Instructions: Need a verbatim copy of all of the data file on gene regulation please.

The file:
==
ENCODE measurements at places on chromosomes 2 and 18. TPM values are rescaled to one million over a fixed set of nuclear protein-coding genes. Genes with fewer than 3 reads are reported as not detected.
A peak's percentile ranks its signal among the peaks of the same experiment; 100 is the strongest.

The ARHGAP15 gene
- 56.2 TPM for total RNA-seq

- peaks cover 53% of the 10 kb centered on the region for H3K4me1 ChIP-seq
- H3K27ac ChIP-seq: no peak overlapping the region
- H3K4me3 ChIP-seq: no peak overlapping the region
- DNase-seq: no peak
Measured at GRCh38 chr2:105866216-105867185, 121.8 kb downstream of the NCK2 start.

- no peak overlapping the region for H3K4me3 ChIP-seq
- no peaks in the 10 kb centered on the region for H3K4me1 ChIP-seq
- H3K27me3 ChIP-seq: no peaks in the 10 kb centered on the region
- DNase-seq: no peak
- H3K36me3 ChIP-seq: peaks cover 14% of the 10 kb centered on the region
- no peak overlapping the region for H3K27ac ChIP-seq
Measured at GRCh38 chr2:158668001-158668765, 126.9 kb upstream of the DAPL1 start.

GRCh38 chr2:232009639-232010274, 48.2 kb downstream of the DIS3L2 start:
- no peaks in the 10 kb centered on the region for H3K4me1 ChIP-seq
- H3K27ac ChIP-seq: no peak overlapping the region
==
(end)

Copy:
ENCODE measurements at places on chromosomes 2 and 18. TPM values are rescaled to one million over a fixed set of nuclear protein-coding genes. Genes with fewer than 3 reads are reported as not detected.
A peak's percentile ranks its signal among the peaks of the same experiment; 100 is the strongest.

The ARHGAP15 gene
- 56.2 TPM for total RNA-seq

- peaks cover 53% of the 10 kb centered on the region for H3K4me1 ChIP-seq
- H3K27ac ChIP-seq: no peak overlapping the region
- H3K4me3 ChIP-seq: no peak overlapping the region
- DNase-seq: no peak
Measured at GRCh38 chr2:105866216-105867185, 121.8 kb downstream of the NCK2 start.

- no peak overlapping the region for H3K4me3 ChIP-seq
- no peaks in the 10 kb centered on the region for H3K4me1 ChIP-seq
- H3K27me3 ChIP-seq: no peaks in the 10 kb centered on the region
- DNase-seq: no peak
- H3K36me3 ChIP-seq: peaks cover 14% of the 10 kb centered on the region
- no peak overlapping the region for H3K27ac ChIP-seq
Measured at GRCh38 chr2:158668001-158668765, 126.9 kb upstream of the DAPL1 start.

GRCh38 chr2:232009639-232010274, 48.2 kb downstream of the DIS3L2 start:
- no peaks in the 10 kb centered on the region for H3K4me1 ChIP-seq
- H3K27ac ChIP-seq: no peak overlapping the region